Century-old Native American artifact dropped off at Goodwill

SEATTLE -- Someone recently donated an old vest to Goodwill, and while that could happen everyday, this one was unusual.

By old, we mean a century old. It's a beaded Native American vest that's so valuable, Goodwill couldn't bear to sell it.

Instead, the non-profit decided to make its own donation. Now, curators from the Burke Museum are analyzing the vest.

It's an exquisitely detailed piece from the early 1900s. Everything from the color of the beads to the geometric designs to the velvet lining is a clue pointing to the vest's history.

"Whoever gave it to Goodwill probably knew more about it. They probably knew their grandfather got it while on a train ride through Glacier. That's the kind of information we'd love to have," said Robin Wright, Curator of Native American Art.

The vest was inside a trunk, donated to Goodwill in 2006. Someone recognized its value, and instead of going up for sale, the vest went into storage.

Katherine Boury of Goodwill explained, "We have to make the decision, what's the best use of the donation. In this case because it's of cultural significance, it seems it would be best to be accessible to everyone."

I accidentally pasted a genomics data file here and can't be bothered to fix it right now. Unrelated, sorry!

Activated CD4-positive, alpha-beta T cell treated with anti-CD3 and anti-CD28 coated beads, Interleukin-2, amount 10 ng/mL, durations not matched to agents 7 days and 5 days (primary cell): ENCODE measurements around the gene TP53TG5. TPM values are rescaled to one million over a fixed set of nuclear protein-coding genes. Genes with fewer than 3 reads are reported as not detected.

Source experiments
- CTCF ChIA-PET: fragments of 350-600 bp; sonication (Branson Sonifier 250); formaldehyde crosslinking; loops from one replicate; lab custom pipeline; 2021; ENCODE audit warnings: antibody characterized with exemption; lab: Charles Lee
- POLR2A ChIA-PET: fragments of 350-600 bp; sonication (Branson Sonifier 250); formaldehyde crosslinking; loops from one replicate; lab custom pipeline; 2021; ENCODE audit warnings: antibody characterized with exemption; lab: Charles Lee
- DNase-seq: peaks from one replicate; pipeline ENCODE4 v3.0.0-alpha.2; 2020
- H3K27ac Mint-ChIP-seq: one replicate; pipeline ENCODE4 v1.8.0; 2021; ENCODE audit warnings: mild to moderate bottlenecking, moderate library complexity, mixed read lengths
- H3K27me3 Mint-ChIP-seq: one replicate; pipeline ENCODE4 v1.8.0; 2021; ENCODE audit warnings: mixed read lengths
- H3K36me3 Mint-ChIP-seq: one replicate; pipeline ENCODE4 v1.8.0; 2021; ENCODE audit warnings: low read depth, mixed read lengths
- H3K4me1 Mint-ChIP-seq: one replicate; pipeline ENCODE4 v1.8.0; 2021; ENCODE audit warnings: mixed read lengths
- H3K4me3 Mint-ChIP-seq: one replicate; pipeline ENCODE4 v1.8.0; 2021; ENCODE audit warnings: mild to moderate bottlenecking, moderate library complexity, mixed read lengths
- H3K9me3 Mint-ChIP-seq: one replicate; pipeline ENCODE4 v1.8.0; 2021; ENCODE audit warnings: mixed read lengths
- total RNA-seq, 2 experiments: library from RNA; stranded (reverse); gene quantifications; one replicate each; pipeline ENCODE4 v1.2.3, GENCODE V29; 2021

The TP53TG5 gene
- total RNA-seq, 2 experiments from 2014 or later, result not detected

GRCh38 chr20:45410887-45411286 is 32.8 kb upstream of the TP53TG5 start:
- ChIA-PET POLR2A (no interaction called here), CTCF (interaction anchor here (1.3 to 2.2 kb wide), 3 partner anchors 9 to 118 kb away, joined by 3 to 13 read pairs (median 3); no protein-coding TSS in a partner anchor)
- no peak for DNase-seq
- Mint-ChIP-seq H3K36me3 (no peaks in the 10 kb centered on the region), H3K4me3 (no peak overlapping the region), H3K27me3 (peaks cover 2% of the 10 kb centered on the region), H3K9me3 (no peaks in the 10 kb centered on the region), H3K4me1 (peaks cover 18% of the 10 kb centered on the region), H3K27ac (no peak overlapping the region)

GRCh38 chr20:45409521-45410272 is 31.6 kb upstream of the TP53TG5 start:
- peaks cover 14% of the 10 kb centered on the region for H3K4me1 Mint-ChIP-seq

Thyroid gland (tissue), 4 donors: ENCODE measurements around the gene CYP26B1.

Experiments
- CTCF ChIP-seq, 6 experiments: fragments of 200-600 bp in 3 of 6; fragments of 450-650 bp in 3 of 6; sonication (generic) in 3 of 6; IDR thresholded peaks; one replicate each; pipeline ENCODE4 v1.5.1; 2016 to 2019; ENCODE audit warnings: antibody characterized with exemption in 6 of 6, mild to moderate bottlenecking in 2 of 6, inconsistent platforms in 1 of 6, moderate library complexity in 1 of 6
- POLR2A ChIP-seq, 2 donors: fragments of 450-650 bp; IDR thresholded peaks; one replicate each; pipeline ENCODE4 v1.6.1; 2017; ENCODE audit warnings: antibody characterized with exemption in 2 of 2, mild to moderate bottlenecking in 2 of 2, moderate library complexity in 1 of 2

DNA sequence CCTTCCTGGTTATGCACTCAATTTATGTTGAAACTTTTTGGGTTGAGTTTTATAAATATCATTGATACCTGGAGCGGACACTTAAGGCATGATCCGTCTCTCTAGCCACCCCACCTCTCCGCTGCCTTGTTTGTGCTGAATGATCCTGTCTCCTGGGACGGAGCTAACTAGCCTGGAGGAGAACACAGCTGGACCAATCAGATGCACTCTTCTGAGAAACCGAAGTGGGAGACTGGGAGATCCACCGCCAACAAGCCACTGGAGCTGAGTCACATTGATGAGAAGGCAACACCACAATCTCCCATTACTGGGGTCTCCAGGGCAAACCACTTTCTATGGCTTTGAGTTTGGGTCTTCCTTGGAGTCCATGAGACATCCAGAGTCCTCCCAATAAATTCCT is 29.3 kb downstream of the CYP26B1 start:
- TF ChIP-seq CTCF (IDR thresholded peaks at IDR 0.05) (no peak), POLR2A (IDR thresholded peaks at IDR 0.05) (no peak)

Assessors pinpointed it as Native American work from the northern plains.

"There's been some discussion with various experts about which particular tribe and we're not able to say precisely which tribe it might be," said Wright.

It might have been regalia for a pow wow, but at some point, it seems it was sold to a tourist.

Written on the lining - a price tag of $18 - for a vest that probably took several months to make. There is no price on the vest now, and while there are still questions about where it came from, there's no question where it's going.

The museum will keep the vest in its collection for the public to see and treasure.

Do you think you have an artifact in your home? Take up to three objects to the annual Artifact ID Day at the Burke on Feb. 9.